Many people resort to telling their children, siblings, and spouses not to discuss certain topics at the family gathering for fear of setting off those relatives—or just giving them an excuse to rant about whatever their cockamamie view is that day. Total avoidance is the only way they can see to keep the peace and prevent the polarization that exists across the country from leading to acrimony at their own feast.

The suggestion that we should not discuss the controversial topic du jour is now often defended with claims about how it is uncivil or disrespectful to disagree with anyone or to bring up controversial issues that are sure to encourage disagreement. Despite the popularity of this view, it is a mistake.

Not only is the avoidance policy a fool’s game, destined to fail regardless, but it is also misguided from the outset. There will always be disagreements. If we don’t disagree about defunding the police, Black Lives Matter, this president’s immorality, that president’s idiocy, or the government handling of COVID-19, we’ll find something else to disagree about. Trying to suppress disagreement simply causes festering animosity.

The reason the animosity festers is that if you refuse to allow yourself to disagree with someone, you’re essentially accepting that they are not capable or worthy of honest discourse. You might think Uncle Dan can’t be reasoned with; he’s an imbecile, so why even try? Thinking in those terms leads not to acceptance or love of the other, but to disgust, and that disgust is often hard to shake. So disagreement will emerge one way or another, and trying to prevent it is likely to make the disagreement that finally erupts more acrimonious and less civil.

Importantly, though, honest disagreement is not uncivil or disrespectful in the first place. Indeed, it’s a sign of respect. If my 3-year-old told me that I was wrong to think a particular politician is terrible because that politician is actually quite wonderful, I would not argue with him. Why? Because as a 3-year-old, he is simply not in a position to have a reasonably well-thought-out view of the matter. 3-year-olds deserve respect, but not for their political views.

Uncle Dan, I assume, is not a toddler, but if I refuse to argue with him about a politician, I am treating him as I would my 3-year-old. This is the opposite of respect! To show respect for Dan, I must be willing to engage with him. I must recognize that he, like me, is a person with his own views and his own reasons for those views, and that he is also capable of changing his mind, like any rational being. Yes, disagreement is a sign of respect.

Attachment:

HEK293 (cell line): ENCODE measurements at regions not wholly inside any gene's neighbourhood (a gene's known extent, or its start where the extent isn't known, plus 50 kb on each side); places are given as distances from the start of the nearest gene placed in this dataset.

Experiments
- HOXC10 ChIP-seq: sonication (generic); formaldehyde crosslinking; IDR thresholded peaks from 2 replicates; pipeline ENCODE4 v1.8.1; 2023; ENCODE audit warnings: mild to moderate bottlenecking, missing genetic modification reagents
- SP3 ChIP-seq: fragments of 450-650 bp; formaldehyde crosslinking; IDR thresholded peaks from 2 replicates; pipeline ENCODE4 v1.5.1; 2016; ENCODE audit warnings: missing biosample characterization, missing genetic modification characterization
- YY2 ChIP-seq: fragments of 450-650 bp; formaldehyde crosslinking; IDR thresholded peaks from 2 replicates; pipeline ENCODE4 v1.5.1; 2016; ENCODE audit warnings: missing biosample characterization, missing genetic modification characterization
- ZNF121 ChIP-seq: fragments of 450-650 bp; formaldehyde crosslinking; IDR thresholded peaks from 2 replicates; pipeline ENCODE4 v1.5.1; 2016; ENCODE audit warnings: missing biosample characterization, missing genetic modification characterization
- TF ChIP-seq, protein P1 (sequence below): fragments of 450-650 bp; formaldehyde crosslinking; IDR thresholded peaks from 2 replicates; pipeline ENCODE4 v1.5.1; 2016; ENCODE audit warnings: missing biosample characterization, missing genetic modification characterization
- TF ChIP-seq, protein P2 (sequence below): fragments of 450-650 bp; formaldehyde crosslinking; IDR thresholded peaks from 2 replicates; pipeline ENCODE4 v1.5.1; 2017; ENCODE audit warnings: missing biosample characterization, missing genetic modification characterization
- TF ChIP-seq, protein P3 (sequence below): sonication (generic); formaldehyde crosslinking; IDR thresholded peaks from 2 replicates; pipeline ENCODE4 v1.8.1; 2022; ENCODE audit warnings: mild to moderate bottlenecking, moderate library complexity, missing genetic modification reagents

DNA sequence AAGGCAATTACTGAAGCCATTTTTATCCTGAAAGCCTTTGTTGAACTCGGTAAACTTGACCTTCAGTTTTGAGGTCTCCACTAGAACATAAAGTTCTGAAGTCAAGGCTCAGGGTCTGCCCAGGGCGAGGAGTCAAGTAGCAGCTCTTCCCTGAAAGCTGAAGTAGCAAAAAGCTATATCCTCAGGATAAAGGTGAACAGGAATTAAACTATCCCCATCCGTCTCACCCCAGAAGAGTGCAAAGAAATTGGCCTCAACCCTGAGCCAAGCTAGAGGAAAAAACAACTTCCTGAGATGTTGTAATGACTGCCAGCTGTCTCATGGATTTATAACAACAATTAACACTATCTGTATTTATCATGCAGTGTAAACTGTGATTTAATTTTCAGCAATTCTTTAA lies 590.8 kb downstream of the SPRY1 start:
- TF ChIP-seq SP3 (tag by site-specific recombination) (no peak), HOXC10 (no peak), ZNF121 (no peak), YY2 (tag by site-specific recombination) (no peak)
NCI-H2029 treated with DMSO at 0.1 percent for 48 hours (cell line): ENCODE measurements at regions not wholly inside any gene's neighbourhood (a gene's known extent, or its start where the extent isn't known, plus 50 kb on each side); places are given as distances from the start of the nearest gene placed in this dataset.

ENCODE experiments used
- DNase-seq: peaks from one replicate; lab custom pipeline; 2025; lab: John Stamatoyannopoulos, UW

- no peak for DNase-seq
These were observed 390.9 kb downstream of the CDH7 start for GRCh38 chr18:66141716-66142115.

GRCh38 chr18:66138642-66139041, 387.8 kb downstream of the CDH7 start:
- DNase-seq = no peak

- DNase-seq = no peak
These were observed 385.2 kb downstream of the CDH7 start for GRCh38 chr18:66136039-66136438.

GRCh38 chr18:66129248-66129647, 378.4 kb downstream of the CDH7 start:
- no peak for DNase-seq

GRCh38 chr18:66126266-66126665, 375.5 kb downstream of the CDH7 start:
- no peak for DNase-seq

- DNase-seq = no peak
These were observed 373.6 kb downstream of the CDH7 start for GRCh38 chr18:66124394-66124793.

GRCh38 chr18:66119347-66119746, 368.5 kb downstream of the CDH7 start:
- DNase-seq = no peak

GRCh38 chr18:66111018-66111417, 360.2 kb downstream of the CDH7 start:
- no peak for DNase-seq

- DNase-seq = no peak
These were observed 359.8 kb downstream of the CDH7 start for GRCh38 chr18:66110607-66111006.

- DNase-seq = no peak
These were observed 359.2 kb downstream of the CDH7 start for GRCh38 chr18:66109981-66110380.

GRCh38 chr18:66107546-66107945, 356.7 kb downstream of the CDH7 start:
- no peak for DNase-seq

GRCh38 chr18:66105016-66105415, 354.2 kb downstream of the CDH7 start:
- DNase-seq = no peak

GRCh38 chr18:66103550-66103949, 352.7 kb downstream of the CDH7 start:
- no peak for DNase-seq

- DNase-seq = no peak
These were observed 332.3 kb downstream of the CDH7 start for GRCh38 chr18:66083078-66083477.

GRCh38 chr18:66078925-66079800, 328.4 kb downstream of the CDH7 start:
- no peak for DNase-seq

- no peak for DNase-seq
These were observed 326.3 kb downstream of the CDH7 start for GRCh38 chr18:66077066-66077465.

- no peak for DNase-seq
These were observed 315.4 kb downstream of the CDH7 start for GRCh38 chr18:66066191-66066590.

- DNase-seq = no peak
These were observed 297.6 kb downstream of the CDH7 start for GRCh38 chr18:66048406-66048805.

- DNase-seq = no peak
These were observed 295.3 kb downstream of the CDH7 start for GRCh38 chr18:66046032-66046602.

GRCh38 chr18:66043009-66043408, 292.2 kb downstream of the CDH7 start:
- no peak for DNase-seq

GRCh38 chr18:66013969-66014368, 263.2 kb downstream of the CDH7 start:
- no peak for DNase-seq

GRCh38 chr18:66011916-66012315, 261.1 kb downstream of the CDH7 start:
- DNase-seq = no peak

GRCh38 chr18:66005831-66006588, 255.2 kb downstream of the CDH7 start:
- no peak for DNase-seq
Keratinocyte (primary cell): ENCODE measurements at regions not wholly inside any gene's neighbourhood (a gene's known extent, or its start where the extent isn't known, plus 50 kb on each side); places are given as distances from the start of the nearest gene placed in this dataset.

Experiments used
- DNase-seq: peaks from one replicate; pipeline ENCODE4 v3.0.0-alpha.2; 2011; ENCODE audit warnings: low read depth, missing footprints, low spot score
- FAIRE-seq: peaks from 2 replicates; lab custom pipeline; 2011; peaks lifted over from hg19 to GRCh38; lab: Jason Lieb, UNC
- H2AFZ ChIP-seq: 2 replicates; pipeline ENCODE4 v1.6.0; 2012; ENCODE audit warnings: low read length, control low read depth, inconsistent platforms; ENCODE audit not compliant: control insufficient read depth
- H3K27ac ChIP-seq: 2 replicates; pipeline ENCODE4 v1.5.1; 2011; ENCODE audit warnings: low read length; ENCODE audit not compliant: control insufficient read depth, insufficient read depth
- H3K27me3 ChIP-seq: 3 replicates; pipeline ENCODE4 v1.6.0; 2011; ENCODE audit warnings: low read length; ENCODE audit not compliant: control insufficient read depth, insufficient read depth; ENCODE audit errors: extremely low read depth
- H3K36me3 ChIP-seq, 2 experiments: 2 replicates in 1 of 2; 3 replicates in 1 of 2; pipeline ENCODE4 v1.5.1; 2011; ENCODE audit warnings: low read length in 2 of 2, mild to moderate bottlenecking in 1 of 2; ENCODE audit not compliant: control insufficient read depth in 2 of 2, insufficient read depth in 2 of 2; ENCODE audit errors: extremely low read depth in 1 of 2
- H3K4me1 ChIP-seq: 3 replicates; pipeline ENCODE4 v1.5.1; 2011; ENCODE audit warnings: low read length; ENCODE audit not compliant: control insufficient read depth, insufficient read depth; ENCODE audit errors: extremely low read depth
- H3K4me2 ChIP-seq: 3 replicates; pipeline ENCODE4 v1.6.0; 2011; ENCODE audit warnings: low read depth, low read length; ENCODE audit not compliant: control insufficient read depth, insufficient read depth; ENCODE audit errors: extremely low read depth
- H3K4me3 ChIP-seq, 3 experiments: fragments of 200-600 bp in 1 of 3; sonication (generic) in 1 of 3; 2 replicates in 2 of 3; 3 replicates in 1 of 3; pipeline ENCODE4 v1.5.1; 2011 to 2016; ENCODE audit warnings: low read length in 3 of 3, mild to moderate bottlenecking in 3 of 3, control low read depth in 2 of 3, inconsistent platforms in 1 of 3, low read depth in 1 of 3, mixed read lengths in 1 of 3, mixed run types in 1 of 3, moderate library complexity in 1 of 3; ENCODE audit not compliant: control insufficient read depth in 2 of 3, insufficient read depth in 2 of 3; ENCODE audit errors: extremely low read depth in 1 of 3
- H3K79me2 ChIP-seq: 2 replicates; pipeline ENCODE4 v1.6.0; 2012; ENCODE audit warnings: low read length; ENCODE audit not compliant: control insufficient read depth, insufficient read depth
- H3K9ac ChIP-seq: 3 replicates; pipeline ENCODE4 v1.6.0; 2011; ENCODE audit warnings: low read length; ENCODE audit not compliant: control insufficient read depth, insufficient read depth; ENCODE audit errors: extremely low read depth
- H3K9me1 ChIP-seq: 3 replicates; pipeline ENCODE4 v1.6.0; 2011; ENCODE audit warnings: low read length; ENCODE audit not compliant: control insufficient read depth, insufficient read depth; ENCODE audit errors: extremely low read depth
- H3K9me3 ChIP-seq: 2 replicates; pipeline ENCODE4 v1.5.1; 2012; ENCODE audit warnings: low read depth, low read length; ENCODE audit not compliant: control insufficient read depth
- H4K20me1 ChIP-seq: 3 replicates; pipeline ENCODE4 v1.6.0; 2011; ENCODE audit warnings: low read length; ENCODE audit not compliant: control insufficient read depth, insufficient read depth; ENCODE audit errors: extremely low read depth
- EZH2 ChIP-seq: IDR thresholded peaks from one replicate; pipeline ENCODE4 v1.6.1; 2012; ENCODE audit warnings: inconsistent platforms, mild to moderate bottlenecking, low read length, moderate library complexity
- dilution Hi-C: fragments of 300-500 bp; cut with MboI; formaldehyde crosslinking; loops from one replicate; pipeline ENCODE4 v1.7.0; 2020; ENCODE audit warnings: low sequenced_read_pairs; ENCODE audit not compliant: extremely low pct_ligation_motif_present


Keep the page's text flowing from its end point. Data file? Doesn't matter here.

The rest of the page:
This Thanksgiving, I encourage you to treat those family members with whom you disagree with respect. Engage them, not with vitriol, but with curiosity and an eagerness to learn—if not to learn how you’re mistaken, at least to learn why they think differently from you. Assume they have reasons because they probably do. If they don’t, perhaps you can uncover the etiology of their belief instead. In discussion, maybe they can also come to understand why you think the way you do. Indeed, you might both learn something about yourselves and each other.

I can’t say this is an easy task. It can be difficult—in part because of the anxiety we often manufacture around such discussions and in part because it requires allowing ourselves to be intellectually and emotionally vulnerable. You cannot go into a discussion like this holding steadfast to your own beliefs about the topic at hand. If you think they are wrong, remember that they are also thinking you are wrong. In fact, maybe you’re both wrong. You won’t know unless you are willing to take them seriously, treating them as a reasonable person who can be corrected—and recognizing that you also may need correction.

When you approach a discussion this way—recognizing that you and Uncle Dan are both due the respect of disagreement and are both capable of being wrong as well as capable of being corrected—you can learn more about the world, as well as more about each other. Admittedly, you may not change each other’s minds; perhaps after extensive discussion you each understand where the other is coming from but still think the other is clearly wrong. Yet even if neither of you changes your beliefs about the topic, you will have learned more about each other!

Increased mutual understanding through discourse is extremely helpful—and exactly what we need in these polarized times. The same model of respectful disagreement that works among individuals can work for society as a whole. It can lead to more compassion for each other and a happier Thanksgiving feast with love and fellow-feeling—something to be truly thankful for.

Watch me discussing these ideas on C-Span Sunday morning: https://www.c-span.org/video/?524342-5/washington-journal-andrew-jason-cohen-discusses-politics-civil-discourse.